Blackout, by Matthew Warren

How Is Energy-rich Australia Running Out of Electricity?

Publisher:South Melbourne, Victoria :, Affirm Press,, 2019.
ISBN:9781925870176  
Characteristics: xvi, 270 pages ; 24 cm.

This book interested me as the global warming and renewable energy generation debate has gotten more heated recently and I wanted some facts.

The author explains that the renewable energy issue has gotten too political with the people who design and build the power grid, the engineers, are being left out of the problem too much.

Demand and Supply

Power is unlike water and gas. These can be easily stored and served as demand requires. Power must be consumed as it’s generated. In simple terms, too much supply and the voltage goes above the standard 230V; if there’s too little supply the voltage goes too low.

High and low volts can cause household appliances to fail plus many other issues. The incorrect frequency (as it’s AC) must be kept within standards otherwise transformers and other devices will fail.

Power can be stored but there are few options. Batteries are not large scale enough for an entire state and hydro is only an option with the correct geography.

Coal’s Demise

Coal fired power stations take many hours to start up and once they are on they are left on for lengthy periods. Coal is only good for a steady power demand and one that doesn’t change too quickly. They cannot fill in the gaps left by renewables.

Australia’s coal powers stations are aging out and will be gone once the last one is decommissioned. Private enterprise won’t take the risk (due to global warming) and governments don’t have the money to commission new coal power plants.

Integrating Solar and Wind

To date the only two successful renewable energy options are solar and wind. These sources vary depending on the wind and sun, totally independent of consumer demand.

The gaps between supply and demand must be “filled in” to prevent network instability. Firm power supplies, that is one’s that can fill in the potholes of the difference between consumer demand and renewable energy supplies, are diesel generators, gas power generators, storage batteries and pumped hydro-power.

The King Island Renewable Energy Integration Project

A great example of integrating wind, solar, batteries and diesel generation is the isolated grid on King Island called the The King Island Renewable Energy Integration Project.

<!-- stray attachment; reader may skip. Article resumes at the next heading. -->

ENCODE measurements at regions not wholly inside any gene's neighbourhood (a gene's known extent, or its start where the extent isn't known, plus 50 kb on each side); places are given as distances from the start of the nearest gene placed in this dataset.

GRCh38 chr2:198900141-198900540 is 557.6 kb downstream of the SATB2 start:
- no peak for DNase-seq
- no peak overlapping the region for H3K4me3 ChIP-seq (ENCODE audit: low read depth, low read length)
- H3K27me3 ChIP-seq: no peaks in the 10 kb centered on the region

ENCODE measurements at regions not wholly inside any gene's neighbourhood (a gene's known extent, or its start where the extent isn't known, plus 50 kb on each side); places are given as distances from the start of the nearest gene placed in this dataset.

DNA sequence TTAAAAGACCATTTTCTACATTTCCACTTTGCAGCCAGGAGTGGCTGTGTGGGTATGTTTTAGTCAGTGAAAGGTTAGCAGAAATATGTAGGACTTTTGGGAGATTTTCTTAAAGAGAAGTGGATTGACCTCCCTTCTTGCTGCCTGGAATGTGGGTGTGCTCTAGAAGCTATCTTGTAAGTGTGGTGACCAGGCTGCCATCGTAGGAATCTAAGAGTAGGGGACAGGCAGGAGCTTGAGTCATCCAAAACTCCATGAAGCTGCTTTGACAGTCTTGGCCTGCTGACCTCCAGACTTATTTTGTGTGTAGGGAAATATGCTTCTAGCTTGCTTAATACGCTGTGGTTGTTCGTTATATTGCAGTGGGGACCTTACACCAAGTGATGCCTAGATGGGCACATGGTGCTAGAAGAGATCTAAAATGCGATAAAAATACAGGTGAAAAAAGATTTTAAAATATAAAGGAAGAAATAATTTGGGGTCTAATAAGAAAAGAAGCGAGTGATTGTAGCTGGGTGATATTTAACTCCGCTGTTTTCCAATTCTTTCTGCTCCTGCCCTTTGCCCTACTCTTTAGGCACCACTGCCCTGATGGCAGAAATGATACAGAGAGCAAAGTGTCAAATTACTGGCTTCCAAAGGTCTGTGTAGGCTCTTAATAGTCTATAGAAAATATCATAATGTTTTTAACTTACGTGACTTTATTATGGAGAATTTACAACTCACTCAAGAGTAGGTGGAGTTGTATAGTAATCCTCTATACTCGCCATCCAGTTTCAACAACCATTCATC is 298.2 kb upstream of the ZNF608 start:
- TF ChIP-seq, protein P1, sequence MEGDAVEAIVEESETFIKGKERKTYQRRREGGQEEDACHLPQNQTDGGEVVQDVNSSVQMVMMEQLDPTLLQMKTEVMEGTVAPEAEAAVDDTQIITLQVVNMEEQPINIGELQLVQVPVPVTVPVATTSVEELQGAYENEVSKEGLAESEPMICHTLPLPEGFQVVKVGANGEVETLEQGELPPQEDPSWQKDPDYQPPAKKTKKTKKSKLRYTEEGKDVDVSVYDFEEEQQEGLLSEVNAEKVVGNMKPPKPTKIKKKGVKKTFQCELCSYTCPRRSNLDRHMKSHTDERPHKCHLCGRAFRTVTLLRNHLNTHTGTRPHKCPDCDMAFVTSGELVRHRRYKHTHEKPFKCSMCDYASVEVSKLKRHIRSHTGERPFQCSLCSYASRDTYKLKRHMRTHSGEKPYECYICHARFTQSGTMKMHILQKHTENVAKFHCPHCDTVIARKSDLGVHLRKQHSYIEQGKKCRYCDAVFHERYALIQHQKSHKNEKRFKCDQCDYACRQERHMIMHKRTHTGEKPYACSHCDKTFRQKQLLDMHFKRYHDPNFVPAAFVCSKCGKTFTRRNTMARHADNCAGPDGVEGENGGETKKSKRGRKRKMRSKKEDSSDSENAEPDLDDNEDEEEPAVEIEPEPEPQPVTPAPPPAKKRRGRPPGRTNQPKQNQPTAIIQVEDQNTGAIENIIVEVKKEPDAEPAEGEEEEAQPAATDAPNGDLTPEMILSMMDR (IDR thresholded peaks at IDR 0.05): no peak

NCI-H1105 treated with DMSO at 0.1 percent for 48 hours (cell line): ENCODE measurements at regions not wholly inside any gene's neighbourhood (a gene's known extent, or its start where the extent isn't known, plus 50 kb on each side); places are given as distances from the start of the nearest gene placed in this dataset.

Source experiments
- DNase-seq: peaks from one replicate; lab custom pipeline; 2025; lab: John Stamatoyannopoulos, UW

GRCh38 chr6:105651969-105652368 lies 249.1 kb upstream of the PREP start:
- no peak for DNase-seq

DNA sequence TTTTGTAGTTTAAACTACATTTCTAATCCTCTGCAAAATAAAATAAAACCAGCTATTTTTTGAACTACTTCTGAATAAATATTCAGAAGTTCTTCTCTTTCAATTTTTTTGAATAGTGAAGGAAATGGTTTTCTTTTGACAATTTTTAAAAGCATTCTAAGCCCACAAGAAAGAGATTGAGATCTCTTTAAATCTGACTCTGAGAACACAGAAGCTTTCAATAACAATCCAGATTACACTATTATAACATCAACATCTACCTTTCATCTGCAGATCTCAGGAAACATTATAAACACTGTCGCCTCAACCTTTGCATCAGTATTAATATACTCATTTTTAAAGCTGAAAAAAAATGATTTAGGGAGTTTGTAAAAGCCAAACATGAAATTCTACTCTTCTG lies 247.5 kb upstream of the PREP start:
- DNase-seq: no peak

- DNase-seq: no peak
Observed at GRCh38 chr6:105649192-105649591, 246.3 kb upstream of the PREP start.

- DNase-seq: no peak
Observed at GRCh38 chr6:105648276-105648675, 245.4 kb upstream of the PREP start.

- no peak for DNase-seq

There’s a real time monitoring screen that’s interesting to look at to see where power is coming from and where it’s going to. For some reason there are times when the diesel is dumping power into the load resistors. Maybe the generator has a minimum power output.

The KIRETIP real time monitoring screen.

While this works well for a small network it’s unknown how well it will scale to power a whole state.

Roof Top Solar Panels

Australia is in the unique position of having the highest rooftop penetration in the world. The author makes a good point that it’s introduction has been unplanned and is causing oversupply and therefore voltage issues in the network.

Before buying a PV system it’s best to check that your household’s supply voltage is not higher than 250V otherwise your system won’t be feeding any power in and will shut down, forcing you to take power from the grid.

Utility Solar

A better option would have been to have utility solar; that is large PV arrays designed, installed and maintained by engineers.

That way households with unsuitable roof’s would get the benefit of cheap solar that is sited in optimum locations and is connected to the grid such in a way that it doesn’t cause network problems.

Summary

Blackout is an excellent resource to begin to understand the problems Australia’s power grid is facing and the challenges ahead to integrate renewable energy.

Given that King Island’s diesel generator provides most of the power Labor’s and The Green’s target to get the entire country to 45% renewables seems unrealistic.

We need to get the politics out of renewables and let the engineers and planners to do their jobs.

Links

energymadeeasy.gov.au

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